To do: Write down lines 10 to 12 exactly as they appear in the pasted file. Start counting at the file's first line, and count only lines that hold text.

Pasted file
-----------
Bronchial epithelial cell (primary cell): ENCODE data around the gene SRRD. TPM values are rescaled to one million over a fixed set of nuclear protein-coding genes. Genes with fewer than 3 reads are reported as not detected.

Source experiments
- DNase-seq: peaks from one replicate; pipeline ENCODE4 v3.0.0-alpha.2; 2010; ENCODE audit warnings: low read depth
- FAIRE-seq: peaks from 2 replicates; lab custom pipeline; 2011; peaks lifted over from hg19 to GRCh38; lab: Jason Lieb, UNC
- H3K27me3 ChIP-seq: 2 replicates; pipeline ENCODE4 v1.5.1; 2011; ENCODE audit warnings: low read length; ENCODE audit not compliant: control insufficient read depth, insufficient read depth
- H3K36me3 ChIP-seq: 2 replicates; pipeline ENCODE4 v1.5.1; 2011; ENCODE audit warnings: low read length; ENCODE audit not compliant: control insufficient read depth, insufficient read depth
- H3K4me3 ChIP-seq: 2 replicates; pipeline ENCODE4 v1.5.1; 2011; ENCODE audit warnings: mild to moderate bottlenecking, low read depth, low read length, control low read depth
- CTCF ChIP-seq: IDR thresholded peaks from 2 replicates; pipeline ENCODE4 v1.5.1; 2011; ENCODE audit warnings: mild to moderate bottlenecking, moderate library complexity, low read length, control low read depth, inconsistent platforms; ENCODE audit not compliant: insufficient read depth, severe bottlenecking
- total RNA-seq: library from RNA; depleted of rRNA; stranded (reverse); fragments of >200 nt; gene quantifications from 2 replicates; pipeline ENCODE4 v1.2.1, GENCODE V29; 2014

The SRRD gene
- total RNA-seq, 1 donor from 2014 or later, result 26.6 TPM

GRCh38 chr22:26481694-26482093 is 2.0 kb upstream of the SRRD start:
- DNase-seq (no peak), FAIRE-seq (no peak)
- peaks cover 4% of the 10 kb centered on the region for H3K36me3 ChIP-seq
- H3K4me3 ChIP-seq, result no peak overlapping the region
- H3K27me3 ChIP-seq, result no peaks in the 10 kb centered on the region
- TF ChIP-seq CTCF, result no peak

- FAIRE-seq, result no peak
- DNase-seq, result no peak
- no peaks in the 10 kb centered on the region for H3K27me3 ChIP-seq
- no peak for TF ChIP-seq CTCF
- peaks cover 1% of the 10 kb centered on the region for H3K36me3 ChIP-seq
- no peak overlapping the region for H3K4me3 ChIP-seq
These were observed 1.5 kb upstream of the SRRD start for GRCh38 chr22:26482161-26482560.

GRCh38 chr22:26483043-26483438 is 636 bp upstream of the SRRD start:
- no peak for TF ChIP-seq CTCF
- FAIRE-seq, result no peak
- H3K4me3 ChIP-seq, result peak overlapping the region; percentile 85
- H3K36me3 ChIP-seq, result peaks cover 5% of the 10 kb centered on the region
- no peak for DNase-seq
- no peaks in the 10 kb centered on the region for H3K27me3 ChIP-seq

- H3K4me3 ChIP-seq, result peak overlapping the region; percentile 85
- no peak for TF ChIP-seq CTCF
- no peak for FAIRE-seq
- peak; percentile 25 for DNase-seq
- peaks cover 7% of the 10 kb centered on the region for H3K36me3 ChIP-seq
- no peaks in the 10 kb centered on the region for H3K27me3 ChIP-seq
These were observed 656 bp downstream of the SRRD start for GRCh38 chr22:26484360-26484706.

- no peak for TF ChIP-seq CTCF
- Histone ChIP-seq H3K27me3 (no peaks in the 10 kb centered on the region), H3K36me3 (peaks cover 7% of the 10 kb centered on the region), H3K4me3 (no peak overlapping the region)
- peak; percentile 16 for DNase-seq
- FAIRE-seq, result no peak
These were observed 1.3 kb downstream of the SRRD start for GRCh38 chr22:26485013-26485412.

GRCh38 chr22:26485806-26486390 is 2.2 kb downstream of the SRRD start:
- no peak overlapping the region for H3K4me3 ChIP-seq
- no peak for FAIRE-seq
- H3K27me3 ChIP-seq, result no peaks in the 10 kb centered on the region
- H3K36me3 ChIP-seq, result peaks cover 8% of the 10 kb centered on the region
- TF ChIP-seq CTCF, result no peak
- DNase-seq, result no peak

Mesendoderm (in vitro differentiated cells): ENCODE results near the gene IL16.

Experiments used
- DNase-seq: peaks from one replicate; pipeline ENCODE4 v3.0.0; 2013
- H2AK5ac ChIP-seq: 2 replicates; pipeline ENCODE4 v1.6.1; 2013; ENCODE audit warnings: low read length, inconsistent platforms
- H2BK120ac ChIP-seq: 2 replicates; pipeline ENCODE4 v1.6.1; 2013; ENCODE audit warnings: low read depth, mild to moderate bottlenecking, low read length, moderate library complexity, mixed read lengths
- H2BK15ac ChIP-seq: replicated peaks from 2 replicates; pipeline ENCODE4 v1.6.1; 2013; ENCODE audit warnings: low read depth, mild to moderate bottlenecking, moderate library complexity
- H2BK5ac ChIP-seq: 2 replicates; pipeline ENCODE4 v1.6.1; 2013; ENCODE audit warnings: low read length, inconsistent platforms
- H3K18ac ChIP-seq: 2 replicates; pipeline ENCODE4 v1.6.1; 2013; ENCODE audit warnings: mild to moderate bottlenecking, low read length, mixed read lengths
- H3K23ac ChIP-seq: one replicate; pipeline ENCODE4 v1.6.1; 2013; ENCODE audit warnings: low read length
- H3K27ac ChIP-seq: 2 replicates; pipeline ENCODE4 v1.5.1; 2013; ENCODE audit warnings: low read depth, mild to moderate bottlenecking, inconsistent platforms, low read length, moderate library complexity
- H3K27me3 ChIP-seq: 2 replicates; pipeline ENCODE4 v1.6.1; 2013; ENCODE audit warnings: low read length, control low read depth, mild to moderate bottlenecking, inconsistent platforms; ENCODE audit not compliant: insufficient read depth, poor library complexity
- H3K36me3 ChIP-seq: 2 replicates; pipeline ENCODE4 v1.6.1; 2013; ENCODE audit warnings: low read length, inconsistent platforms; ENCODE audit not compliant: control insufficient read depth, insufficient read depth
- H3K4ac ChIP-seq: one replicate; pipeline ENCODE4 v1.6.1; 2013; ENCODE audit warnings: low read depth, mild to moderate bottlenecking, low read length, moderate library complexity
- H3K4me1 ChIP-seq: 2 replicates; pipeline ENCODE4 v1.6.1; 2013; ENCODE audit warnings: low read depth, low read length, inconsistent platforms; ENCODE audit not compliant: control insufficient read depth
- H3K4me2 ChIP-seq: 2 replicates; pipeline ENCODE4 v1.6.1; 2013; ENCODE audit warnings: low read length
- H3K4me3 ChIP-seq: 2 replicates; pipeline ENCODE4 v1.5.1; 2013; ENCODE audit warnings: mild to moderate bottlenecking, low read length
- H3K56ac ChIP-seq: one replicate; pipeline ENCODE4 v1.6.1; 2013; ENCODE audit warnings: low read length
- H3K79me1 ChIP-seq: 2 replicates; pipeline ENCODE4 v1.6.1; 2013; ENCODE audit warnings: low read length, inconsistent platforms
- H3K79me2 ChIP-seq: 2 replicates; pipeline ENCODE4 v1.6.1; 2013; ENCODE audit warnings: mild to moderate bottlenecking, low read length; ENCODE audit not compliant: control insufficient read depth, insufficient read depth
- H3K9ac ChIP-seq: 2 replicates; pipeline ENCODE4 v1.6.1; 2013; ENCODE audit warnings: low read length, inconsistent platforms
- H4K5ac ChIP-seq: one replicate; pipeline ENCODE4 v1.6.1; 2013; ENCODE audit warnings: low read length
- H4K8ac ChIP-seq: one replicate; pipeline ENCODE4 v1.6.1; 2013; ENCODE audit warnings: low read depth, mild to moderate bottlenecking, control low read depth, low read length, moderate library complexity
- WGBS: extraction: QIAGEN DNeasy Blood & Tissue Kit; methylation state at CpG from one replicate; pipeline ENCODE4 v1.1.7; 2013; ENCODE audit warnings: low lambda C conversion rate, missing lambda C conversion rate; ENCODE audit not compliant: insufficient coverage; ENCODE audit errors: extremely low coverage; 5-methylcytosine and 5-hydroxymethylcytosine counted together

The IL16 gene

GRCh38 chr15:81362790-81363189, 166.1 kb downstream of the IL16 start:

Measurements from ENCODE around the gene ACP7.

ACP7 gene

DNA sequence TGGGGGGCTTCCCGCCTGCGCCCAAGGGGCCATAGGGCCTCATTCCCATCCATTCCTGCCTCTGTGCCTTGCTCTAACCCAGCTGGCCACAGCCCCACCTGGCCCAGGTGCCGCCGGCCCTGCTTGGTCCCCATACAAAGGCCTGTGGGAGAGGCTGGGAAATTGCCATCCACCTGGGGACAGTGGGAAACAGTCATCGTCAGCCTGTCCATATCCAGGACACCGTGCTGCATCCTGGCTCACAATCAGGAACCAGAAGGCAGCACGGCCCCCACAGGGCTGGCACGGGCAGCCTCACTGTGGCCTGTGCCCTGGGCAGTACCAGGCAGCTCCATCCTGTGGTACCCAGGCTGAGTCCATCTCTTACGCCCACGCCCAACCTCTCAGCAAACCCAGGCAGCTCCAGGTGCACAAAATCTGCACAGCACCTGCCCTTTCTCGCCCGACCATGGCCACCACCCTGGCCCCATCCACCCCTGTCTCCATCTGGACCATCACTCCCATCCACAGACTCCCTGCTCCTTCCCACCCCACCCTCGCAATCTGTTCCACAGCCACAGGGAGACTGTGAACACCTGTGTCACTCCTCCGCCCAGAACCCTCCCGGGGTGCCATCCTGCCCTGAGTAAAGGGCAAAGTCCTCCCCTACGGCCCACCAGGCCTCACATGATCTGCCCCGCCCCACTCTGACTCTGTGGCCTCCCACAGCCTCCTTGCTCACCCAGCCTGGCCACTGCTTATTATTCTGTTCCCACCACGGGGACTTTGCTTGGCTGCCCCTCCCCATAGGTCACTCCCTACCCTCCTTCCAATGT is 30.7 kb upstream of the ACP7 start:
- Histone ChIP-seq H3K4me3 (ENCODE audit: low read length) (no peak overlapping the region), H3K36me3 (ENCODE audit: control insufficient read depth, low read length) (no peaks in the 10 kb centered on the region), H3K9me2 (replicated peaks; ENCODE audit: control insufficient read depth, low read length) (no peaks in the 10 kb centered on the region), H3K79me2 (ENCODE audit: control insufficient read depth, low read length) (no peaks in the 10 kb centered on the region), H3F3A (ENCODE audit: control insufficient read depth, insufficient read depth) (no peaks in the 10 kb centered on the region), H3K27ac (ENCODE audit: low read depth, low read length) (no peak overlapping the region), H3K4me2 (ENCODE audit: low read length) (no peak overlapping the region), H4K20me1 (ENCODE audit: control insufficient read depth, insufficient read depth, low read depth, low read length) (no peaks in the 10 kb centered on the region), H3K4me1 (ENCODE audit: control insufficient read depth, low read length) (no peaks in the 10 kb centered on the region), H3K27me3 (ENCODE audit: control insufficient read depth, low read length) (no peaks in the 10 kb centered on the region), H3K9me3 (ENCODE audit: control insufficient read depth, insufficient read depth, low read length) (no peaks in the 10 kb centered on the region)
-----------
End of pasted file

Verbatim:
The SRRD gene
- total RNA-seq, 1 donor from 2014 or later, result 26.6 TPM

GRCh38 chr22:26481694-26482093 is 2.0 kb upstream of the SRRD start: